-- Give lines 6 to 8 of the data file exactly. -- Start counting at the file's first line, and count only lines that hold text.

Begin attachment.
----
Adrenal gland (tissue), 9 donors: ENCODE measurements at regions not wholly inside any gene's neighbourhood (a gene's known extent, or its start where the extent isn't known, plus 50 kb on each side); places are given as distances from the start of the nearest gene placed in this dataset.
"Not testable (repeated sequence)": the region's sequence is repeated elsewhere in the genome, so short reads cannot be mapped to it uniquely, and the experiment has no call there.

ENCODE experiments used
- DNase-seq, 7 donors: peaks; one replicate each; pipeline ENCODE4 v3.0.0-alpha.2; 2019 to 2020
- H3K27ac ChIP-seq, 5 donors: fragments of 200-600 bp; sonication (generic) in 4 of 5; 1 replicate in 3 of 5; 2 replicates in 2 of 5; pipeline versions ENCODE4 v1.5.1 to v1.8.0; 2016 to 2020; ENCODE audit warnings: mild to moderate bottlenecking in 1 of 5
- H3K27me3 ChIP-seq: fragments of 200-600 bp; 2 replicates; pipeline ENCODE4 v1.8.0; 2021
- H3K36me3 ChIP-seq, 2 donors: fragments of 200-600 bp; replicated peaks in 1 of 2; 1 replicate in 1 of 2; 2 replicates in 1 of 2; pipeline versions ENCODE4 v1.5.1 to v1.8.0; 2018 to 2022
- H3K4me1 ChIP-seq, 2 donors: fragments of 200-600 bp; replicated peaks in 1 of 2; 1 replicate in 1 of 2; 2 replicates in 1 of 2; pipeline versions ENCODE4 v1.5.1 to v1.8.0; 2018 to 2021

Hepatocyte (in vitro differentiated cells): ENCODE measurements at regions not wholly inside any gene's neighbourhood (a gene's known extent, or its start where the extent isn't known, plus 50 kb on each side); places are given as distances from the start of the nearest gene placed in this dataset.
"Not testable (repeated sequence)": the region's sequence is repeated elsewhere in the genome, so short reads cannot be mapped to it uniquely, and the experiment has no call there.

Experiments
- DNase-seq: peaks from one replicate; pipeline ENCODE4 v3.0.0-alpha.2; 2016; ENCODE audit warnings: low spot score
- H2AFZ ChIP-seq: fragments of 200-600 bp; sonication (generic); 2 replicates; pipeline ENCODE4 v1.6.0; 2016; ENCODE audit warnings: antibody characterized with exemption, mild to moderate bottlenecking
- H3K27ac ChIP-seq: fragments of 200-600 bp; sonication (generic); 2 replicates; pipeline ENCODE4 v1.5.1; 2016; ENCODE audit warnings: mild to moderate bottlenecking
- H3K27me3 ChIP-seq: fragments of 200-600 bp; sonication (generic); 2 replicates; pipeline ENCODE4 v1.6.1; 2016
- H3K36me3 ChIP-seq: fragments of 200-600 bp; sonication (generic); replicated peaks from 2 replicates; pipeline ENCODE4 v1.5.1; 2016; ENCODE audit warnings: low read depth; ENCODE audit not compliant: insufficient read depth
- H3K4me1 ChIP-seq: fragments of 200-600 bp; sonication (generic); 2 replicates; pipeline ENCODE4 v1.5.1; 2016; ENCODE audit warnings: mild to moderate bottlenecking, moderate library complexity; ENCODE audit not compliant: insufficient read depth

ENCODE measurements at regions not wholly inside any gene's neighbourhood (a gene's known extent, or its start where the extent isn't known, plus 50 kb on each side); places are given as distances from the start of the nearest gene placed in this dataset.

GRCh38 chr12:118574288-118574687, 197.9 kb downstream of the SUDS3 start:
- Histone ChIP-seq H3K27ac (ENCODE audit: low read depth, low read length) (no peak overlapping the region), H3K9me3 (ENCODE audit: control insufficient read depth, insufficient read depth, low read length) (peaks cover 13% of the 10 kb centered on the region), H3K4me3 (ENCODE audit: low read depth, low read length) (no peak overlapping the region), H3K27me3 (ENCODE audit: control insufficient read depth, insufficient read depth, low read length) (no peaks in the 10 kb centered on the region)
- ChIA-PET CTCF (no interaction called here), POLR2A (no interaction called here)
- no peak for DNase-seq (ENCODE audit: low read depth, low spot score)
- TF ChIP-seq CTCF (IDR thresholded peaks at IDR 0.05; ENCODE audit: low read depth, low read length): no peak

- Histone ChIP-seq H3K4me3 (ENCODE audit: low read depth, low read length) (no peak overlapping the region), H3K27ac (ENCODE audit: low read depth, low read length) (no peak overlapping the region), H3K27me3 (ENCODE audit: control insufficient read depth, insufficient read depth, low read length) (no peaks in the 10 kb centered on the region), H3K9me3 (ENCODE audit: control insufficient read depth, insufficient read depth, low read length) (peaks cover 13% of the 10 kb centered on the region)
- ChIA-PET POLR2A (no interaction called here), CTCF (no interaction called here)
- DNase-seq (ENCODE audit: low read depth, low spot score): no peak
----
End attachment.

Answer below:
- H3K27me3 ChIP-seq: fragments of 200-600 bp; 2 replicates; pipeline ENCODE4 v1.8.0; 2021
- H3K36me3 ChIP-seq, 2 donors: fragments of 200-600 bp; replicated peaks in 1 of 2; 1 replicate in 1 of 2; 2 replicates in 1 of 2; pipeline versions ENCODE4 v1.5.1 to v1.8.0; 2018 to 2022
- H3K4me1 ChIP-seq, 2 donors: fragments of 200-600 bp; replicated peaks in 1 of 2; 1 replicate in 1 of 2; 2 replicates in 1 of 2; pipeline versions ENCODE4 v1.5.1 to v1.8.0; 2018 to 2021